The second difference is that in the case of smoking, while scientists are still unable to say why some people smoke and don’t die while others do, they can tell why smokers do die, when they do. In the case of ‘climate change’ or global warming, ‘the science’ is altogether more rudimentary. There is a well accepted view, based on radiative physics, that doubling the amount of carbon dioxide in the atmosphere will, other things being equal, increase global temperature by 1.1 degrees Celsius. Just about everything else is conjectural.

Other things are plainly not equal, if only because of the long pause in the rise of global temperature — and, as I argued the other day, if ‘natural’ factors can slow down the effect of radiative physics, it’s entirely possible that some of the warming that seemed to take place in the 1980s and 1990s was also due to ‘natural’ factors. In fact, we really don’t know a lot about how climate works,  and it is a puzzle that the Australian Academy of Science and other such bodies continue to suggest that we do.

In short, any reasonably well-educated person can work out for herself that it is most unwise to develop a taste for cigarettes. Equally, she can work out for herself that our present knowledge about the earth’s climate does not require her to change her own lifestyle, let alone support her government’s requiring us all to do so, on the proposition that unless we do so humanity is doomed.


Join the discussion 14 Comments

  • whyisitso says:

    Sorry to see you lapsing into political correctness in your last sentence.

    • Don Aitkin says:

      I was not suggesting that we are doomed, only that that a citizen can work out for herself that there is no need to follow this proposition, because the evidence for it is weak.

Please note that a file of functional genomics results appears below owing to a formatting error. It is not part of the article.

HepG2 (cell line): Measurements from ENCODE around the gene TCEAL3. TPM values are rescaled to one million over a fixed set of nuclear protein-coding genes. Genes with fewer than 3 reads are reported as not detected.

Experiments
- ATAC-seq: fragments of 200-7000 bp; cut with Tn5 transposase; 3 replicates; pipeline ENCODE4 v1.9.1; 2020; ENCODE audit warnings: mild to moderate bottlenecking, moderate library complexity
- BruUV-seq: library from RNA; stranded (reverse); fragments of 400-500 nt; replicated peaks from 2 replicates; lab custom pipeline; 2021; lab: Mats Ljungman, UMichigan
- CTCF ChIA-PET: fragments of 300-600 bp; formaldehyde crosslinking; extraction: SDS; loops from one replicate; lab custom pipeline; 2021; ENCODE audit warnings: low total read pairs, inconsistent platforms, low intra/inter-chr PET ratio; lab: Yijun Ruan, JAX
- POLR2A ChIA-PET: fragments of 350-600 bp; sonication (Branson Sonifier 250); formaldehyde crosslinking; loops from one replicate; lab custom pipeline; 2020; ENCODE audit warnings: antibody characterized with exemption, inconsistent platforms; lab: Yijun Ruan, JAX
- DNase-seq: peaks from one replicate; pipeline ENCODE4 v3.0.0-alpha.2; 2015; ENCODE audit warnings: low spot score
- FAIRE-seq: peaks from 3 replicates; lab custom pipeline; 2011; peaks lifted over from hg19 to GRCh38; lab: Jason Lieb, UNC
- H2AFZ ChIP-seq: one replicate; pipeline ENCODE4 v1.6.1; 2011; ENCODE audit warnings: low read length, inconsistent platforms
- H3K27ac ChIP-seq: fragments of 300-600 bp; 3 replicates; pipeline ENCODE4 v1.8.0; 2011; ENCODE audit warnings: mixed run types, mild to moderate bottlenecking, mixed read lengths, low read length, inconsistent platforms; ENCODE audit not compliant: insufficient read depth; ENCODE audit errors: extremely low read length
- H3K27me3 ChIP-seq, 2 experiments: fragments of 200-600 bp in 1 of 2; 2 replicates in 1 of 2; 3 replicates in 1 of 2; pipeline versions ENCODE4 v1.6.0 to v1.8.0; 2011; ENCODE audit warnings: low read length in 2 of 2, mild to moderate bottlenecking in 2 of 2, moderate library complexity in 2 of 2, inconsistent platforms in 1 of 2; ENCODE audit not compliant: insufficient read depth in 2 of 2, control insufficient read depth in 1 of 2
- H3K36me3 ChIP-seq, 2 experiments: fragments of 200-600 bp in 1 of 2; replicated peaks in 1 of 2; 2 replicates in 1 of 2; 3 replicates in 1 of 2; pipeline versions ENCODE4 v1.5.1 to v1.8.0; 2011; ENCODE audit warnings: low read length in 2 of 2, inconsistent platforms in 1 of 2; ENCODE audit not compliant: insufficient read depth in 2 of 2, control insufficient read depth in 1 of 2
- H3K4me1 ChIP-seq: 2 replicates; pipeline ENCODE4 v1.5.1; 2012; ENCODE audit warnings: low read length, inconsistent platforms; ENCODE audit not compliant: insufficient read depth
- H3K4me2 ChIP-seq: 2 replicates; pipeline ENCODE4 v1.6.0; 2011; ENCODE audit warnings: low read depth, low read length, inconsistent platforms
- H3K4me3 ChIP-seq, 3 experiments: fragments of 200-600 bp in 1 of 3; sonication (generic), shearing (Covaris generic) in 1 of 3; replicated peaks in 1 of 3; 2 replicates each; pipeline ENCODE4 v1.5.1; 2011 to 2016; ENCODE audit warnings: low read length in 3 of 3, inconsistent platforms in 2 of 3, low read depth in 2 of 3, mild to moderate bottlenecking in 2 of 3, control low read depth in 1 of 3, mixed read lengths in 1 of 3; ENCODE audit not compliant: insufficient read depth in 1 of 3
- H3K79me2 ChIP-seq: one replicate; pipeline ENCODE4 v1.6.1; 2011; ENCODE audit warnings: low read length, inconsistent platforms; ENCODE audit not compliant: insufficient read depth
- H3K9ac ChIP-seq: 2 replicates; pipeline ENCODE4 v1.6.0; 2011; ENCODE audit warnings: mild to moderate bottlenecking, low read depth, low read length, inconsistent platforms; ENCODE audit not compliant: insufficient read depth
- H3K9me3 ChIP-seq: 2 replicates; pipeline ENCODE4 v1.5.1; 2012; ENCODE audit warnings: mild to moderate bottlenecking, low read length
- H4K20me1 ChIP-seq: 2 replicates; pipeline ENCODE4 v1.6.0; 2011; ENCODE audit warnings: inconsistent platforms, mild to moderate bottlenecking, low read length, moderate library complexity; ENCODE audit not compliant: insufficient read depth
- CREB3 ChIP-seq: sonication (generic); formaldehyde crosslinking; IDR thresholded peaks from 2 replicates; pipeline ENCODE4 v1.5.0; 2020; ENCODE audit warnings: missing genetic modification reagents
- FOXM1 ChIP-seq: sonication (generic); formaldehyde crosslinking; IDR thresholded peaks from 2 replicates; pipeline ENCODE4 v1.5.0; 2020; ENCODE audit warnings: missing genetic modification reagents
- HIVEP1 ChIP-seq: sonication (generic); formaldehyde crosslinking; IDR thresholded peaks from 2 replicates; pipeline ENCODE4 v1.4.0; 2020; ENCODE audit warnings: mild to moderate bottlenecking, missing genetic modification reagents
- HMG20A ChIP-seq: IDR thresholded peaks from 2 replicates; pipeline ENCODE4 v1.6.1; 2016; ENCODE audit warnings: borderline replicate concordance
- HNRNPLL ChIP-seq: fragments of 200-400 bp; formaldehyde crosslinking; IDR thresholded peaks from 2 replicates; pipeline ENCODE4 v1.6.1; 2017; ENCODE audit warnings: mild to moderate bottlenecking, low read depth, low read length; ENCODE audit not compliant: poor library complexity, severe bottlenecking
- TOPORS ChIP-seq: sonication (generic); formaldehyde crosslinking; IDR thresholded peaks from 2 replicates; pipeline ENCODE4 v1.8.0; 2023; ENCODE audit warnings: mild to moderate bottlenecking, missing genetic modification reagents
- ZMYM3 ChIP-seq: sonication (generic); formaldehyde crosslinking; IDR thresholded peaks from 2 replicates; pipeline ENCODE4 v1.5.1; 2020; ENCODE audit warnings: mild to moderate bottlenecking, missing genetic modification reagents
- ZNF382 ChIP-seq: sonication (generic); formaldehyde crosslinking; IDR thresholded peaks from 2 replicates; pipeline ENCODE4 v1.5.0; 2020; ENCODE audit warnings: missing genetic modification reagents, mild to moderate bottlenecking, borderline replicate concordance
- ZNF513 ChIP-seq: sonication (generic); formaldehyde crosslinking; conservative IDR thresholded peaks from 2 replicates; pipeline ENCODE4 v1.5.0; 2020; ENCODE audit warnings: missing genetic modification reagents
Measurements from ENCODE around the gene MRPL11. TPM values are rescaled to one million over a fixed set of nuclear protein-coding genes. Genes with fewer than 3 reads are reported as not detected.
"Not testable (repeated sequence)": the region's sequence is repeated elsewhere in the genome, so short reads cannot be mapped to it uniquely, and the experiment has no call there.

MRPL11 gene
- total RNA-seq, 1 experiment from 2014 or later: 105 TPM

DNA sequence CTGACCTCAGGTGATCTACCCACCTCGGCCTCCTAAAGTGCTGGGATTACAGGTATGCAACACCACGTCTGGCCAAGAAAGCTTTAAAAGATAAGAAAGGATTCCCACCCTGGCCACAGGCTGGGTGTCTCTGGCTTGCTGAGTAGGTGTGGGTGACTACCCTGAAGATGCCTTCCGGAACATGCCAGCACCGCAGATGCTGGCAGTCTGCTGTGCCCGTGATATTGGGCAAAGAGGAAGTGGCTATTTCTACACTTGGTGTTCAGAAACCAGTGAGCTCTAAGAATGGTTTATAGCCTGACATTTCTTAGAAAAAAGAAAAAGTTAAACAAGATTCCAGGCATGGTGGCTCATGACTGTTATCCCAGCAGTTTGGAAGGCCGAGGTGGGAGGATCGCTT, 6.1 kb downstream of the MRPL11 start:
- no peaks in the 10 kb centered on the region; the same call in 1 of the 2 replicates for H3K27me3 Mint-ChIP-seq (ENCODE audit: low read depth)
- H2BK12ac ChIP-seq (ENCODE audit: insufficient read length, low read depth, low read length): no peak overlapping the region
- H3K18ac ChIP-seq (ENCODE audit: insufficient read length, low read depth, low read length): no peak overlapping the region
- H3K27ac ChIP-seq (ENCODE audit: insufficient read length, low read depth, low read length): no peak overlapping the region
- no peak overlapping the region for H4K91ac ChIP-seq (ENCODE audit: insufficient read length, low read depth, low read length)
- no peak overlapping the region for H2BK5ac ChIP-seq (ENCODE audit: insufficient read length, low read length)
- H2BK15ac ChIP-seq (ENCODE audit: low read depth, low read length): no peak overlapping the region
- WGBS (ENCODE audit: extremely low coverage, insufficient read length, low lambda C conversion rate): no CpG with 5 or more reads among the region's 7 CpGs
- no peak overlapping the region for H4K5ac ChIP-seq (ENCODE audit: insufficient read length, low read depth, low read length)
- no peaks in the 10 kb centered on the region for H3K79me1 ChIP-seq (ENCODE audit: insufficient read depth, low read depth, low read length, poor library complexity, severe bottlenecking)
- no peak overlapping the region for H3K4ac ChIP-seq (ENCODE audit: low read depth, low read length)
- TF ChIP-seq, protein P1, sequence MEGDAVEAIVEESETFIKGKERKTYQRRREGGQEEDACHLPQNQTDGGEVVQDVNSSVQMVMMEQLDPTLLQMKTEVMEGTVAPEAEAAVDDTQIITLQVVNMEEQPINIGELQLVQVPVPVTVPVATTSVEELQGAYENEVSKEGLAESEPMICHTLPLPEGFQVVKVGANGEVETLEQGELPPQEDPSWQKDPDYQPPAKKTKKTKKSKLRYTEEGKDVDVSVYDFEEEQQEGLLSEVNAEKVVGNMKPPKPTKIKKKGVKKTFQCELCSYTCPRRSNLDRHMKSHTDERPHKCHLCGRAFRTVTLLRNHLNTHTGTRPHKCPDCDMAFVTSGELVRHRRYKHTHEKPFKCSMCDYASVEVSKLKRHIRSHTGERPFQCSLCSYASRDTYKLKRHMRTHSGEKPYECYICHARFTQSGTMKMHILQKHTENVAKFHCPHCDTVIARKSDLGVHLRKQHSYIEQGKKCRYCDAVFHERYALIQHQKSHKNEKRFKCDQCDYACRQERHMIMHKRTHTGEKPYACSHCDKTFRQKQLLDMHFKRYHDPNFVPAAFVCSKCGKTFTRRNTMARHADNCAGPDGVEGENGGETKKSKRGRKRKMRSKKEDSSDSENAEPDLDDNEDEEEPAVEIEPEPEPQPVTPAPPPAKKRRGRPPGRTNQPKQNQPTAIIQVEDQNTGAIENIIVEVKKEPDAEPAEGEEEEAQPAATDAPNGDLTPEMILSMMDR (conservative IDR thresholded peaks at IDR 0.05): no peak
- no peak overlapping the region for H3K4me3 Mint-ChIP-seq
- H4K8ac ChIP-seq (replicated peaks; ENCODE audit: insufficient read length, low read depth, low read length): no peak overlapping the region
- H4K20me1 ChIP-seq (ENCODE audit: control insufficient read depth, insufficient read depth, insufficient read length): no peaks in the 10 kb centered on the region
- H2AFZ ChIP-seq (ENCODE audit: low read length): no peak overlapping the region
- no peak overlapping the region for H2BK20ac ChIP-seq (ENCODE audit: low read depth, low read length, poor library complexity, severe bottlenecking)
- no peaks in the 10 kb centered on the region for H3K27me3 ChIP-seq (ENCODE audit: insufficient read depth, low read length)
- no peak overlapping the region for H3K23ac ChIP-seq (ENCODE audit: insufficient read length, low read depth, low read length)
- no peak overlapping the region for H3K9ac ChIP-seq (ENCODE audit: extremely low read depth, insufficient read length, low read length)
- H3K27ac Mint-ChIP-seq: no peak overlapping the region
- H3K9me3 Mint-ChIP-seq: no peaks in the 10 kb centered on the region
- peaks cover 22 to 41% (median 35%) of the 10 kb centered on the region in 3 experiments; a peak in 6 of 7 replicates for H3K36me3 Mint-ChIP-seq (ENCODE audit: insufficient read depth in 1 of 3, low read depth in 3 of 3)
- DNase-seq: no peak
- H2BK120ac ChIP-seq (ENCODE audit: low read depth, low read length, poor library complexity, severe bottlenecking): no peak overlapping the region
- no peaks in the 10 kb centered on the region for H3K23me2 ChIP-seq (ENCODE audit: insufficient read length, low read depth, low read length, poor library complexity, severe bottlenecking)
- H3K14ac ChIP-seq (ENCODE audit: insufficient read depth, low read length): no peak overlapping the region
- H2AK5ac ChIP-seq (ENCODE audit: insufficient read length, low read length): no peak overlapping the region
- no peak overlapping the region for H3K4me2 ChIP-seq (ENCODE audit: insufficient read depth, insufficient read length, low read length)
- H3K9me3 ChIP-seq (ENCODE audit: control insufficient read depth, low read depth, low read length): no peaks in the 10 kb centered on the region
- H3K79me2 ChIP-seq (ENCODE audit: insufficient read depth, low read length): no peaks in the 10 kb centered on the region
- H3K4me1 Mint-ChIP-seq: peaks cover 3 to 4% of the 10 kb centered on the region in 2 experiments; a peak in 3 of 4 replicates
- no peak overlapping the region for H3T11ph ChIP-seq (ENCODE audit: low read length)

• whyisitso says:

        I was referring to your use of the feminine case in your pronoun when you were clearly referring to all of humanity. Unfortunately this is tendency among many who genuflect to the politically correct regime we all are enslaved by in our use of language. I know a number of inner urban sandalistas (sorry, Gerard, for stealing your term) who want the terms “husband” and “wife” banned, for example.

        • Don Aitkin says:

          Sorry, I missed the point. I use that form once in fifty times, just to remind myself that there is another possibility!

  • sabena says:

    “smoking leads to expensive surgical interventions and hospital care that would otherwise not be necessary.”Correct-but that does not mean there will be a saving of money if smoking related deaths are reduced.Life(or rather death) is a great deal more complicated than that.
    It is axiomatic that we will all die-the question is when and what the cost of treatment will be.One of the increasing causes of death is Alzheimer’s disease or dementia.That cause does not require expensive treatment.However it does usually mean an extended stay in nursing care which is probably as expensive or more so that treatment for lung cancer.The second issue is life expectancy.Unless a smoker dies before the age of 65(and that is becoming less likely),the cost to the community in terms of loss of their ability to work diminishes.
    The above example shows the need for caution in public policy even if there were no dispute that global warming was occurring and the effects of the warming were all negative.For the most part preventive measures are not economically sound and liable to fail.

    • Don Aitkin says:

      Saving of money is only one likely benefit. There is also the freeing up on hospital places. Is Alzheimer’s a cause of death or a condition that the dead person died with? (I’ll look it up.)